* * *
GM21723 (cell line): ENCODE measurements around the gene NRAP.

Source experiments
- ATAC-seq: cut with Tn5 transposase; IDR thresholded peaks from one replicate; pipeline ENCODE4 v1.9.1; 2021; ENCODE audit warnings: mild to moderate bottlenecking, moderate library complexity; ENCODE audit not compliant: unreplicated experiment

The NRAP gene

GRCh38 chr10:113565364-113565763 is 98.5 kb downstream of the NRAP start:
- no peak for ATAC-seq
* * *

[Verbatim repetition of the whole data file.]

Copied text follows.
GM21723 (cell line): ENCODE measurements around the gene NRAP.

Source experiments
- ATAC-seq: cut with Tn5 transposase; IDR thresholded peaks from one replicate; pipeline ENCODE4 v1.9.1; 2021; ENCODE audit warnings: mild to moderate bottlenecking, moderate library complexity; ENCODE audit not compliant: unreplicated experiment

The NRAP gene

GRCh38 chr10:113565364-113565763 is 98.5 kb downstream of the NRAP start:
- no peak for ATAC-seq